Pluto, the solar system’s oddball, has an upside-down atmosphere compared with Earth. Temperatures rise, rather than drop, with altitude on the dwarf planet, a new study finds.
Astronomers recently made the most detailed measurements to date of the concentration of the greenhouse gas methane in Pluto’s atmosphere using the European Southern Observatory’s Very Large Telescope.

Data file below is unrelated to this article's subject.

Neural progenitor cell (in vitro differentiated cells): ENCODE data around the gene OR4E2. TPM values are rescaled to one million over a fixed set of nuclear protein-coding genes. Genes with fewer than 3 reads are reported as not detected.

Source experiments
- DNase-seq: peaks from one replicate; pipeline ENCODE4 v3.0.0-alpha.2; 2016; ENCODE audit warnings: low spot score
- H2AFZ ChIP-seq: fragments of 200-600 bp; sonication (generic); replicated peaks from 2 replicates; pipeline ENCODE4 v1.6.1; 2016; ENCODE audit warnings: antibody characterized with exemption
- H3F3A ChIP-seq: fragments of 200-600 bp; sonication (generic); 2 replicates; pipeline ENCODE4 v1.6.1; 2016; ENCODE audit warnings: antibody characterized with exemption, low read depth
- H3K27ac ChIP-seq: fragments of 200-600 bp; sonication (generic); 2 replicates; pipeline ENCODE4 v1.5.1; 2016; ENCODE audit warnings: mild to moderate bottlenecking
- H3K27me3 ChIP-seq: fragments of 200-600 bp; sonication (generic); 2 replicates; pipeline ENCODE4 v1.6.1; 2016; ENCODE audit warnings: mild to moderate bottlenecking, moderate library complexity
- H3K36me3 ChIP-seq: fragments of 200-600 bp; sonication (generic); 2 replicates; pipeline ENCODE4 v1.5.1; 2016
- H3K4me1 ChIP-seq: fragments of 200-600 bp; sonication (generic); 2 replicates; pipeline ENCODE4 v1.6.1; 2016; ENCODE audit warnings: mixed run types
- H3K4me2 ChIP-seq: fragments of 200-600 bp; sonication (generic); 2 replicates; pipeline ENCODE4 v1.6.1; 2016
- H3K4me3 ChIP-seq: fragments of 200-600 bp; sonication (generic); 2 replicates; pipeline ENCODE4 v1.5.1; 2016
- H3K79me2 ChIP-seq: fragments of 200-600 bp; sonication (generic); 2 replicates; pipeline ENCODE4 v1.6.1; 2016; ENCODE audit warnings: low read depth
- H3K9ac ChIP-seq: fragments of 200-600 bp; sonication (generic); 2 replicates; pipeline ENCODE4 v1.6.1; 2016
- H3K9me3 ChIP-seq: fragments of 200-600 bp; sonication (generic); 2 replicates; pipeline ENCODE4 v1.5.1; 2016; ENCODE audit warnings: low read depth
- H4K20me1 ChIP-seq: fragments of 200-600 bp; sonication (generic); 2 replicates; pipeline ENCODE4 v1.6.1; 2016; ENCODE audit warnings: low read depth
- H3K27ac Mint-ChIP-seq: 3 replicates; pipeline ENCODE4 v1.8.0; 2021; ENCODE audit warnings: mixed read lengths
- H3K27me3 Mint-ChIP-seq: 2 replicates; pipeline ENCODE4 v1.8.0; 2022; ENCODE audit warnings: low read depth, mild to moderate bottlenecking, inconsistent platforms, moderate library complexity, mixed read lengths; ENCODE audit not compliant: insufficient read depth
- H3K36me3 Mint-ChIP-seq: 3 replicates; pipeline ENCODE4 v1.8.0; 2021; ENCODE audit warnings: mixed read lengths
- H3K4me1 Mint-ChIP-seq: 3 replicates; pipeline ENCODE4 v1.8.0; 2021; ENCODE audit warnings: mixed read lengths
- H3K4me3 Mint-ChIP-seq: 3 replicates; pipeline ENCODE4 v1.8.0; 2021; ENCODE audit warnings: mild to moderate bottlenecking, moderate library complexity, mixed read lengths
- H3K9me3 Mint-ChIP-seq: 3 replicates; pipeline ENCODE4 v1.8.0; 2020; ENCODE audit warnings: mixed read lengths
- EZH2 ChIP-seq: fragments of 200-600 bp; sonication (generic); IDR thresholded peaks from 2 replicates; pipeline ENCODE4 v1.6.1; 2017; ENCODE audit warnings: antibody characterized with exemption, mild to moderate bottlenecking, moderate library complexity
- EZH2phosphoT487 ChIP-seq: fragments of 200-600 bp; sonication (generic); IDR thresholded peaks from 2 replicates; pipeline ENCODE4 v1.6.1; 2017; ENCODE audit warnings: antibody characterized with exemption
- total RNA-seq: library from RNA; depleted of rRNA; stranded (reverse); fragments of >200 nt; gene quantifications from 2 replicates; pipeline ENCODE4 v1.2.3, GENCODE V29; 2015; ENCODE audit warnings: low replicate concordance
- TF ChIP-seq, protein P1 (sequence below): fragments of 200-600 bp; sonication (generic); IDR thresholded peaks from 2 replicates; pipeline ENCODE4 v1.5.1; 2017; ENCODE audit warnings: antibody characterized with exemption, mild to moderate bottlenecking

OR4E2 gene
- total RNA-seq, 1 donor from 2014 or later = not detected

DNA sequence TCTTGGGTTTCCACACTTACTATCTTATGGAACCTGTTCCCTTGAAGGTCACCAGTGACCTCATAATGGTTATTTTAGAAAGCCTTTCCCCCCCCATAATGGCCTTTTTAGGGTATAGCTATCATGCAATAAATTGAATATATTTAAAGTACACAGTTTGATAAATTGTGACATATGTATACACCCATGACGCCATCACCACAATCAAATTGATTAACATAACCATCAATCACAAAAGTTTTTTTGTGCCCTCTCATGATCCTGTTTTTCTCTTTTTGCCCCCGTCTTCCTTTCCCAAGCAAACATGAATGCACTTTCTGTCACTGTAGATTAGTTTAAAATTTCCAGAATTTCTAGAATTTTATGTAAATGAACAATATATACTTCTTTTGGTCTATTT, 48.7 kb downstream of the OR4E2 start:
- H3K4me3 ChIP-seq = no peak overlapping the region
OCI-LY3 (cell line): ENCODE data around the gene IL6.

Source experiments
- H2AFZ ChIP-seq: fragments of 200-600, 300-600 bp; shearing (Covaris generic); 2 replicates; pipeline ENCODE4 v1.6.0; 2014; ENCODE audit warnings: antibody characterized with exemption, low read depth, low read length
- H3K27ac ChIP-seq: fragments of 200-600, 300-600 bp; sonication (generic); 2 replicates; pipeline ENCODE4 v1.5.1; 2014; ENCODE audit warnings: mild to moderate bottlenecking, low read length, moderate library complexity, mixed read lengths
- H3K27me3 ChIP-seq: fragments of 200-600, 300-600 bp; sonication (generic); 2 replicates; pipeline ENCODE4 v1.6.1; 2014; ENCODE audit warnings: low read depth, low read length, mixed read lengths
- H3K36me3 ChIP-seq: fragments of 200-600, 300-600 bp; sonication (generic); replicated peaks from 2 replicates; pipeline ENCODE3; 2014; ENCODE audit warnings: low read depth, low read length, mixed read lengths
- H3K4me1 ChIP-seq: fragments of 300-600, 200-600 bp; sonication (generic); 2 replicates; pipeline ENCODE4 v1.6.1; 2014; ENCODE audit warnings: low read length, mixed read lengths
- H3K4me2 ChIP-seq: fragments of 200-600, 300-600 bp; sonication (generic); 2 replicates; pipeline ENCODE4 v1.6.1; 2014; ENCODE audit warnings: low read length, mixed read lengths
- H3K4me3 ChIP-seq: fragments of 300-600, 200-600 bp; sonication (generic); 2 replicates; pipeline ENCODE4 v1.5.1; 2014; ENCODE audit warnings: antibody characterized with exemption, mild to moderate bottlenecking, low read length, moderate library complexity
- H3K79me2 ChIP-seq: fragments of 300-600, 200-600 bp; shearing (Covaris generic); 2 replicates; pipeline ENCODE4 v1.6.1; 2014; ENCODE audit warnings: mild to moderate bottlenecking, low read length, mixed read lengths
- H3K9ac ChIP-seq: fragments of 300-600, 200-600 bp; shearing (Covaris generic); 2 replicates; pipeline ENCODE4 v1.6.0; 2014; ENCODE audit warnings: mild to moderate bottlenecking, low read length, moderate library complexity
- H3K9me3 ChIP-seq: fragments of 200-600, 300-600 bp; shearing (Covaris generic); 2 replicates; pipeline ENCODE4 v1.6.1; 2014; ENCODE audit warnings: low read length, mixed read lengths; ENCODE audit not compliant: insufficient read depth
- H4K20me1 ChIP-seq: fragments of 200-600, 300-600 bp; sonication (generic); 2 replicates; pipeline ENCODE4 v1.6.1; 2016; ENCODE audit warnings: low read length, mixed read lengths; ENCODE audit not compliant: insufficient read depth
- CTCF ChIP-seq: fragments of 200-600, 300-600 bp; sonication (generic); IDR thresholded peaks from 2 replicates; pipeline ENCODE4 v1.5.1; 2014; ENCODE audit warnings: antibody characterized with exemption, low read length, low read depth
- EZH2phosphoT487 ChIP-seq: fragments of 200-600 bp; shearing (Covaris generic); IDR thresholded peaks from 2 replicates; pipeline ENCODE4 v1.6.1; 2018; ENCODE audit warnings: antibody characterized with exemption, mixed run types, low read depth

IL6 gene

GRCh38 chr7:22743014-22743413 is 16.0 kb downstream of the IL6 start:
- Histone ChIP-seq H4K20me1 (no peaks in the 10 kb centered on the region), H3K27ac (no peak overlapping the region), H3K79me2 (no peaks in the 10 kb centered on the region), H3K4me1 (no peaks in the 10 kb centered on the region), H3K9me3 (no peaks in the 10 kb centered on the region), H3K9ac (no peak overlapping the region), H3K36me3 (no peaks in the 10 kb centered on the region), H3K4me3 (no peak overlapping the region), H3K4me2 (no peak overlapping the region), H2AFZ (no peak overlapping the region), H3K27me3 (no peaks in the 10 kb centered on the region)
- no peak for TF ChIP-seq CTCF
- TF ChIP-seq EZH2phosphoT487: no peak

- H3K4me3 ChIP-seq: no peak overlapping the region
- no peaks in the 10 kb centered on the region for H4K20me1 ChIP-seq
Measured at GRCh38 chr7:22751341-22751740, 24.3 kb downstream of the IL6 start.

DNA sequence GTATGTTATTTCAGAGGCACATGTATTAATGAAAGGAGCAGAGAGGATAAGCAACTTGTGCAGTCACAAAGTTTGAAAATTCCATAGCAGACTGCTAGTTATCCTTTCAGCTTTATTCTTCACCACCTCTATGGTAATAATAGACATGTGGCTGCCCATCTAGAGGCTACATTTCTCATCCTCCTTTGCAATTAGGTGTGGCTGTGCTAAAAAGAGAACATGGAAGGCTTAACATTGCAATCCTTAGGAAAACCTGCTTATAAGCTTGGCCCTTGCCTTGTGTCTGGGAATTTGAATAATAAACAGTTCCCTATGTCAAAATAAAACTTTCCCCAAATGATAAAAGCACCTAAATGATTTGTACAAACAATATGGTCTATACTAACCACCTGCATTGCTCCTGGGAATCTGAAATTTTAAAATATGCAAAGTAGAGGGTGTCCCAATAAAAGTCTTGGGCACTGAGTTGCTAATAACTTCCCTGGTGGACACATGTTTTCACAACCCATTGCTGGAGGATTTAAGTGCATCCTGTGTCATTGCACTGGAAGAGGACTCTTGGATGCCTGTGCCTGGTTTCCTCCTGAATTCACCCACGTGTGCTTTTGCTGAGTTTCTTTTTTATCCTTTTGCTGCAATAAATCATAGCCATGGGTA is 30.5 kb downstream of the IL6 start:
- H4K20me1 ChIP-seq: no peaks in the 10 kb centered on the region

The measurements showed that methane is the second most abundant gas in Pluto’s atmosphere, and that the gas is actually warmer at higher elevations than at the icy surface.
As a result, Pluto’s upper atmosphere is about 90 degrees Fahrenheit (50 degrees Celsius) warmer than the planet’s surface.
The team, led by Emmanuel Lellouch of France’s Paris Observatory, speculates that there is a thin frozen layer, or frozen patches, of methane and other gases on Pluto’s surface.
As Pluto orbits closer to the sun, the frozen gases vaporize. This process, called sublimation, cools Plutos surface while warming the planet’s atmosphere.